“It is clear now that the overall effect of Dodd-Frank is far greater and far more negative than, I think, anyone would have thought,” Bartlett, a former U.S. representative, said during an interview on CNBC’s Squawk Box, Benzinga reports. “At some point, whether that is 2012 or 2013, Congress will have to take a better look at its excesses to make it into a more workable law. Otherwise, over the long run, the economy will suffer.”
Bartlett also made note of the Collins, Durbin, Lincoln and Volcker rules, saying that the mandates are examples of overregulation.
“Pretty much any part of Dodd-Frank that comes with a name attached to it is suspect,” Bartlett said, according to Benzinga.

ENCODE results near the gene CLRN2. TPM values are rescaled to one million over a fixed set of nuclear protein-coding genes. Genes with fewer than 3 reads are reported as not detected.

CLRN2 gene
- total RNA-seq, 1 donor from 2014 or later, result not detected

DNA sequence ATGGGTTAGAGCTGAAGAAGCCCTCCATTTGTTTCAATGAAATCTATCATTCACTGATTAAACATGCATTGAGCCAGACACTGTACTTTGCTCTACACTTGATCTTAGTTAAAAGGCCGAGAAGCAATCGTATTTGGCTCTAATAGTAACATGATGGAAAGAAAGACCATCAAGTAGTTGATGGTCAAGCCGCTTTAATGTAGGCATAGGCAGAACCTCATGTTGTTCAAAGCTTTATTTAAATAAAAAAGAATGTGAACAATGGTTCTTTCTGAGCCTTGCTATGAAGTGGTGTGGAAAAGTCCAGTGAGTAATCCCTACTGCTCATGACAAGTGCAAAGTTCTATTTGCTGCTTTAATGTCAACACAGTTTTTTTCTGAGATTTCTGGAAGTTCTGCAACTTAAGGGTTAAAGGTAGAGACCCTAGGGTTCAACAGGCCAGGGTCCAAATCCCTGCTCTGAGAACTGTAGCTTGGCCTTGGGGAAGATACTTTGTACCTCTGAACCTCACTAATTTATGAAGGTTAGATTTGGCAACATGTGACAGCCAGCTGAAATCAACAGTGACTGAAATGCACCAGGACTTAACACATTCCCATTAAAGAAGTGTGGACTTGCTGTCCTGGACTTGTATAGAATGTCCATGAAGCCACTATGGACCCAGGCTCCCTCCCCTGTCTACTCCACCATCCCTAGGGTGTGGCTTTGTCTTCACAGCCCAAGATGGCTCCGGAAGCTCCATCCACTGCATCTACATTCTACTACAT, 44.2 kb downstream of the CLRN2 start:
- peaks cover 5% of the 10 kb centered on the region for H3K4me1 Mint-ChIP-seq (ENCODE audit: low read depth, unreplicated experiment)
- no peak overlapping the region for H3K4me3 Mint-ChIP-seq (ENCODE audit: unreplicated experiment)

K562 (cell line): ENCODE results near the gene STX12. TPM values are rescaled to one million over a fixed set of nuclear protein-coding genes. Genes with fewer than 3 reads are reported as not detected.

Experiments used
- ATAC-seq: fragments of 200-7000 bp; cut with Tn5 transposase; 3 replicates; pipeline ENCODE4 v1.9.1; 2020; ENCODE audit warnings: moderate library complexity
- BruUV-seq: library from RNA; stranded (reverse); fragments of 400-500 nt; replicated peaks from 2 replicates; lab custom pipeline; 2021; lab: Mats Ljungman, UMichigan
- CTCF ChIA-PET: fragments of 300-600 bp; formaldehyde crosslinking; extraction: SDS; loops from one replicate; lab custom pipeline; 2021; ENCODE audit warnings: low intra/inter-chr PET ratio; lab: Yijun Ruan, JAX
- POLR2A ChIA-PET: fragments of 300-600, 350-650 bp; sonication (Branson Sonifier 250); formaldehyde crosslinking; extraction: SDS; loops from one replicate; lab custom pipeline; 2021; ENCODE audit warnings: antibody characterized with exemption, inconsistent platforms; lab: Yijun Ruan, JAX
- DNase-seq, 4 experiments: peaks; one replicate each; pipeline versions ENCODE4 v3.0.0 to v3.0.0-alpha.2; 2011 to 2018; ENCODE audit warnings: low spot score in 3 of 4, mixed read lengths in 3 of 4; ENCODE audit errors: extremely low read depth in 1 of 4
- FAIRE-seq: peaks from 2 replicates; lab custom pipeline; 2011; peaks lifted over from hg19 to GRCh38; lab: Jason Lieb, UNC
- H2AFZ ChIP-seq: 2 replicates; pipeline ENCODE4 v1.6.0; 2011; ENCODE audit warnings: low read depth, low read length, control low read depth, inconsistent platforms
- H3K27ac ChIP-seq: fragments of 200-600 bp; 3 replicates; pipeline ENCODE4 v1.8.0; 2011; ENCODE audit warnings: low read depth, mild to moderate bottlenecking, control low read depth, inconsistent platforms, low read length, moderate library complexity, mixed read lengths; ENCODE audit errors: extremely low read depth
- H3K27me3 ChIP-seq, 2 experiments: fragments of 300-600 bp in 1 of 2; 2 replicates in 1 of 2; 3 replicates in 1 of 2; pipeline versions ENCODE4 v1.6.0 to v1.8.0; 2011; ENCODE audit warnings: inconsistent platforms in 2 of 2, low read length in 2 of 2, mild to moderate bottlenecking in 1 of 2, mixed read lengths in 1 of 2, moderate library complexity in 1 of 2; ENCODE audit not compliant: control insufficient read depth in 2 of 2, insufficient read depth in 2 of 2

Bartlett also highlighted the costs of implementing Dodd-Frank regulations.
“I think I saw somewhere estimates that the cost of Dodd-Frank in terms of hours is 22 million person-hours, which is two million more than [the time spent building] the Panama Canal,” Bartlett said, Benzinga reports. “At least with the Panama Canal, we got a canal out of it. I am not sure what we will get out of Dodd-Frank. The dead weight of Dodd-Frank has to be revisited.”
Bartlett added that the Federal Reserve’s recent stress tests on banks reveal a positive outlook for the U.S. financial system.
“It showed that our banks are much readier now to finance the economy than they have ever been. It is nice to know that even in the face of admittedly draconian conditions of a negative eight percent GDP and 13 percent unemployment, our banks are reading with far better capitalization and lower risk,” Bartlett said, according to Benzinga, referring to the hypothetical economic conditions under which the banks were tested.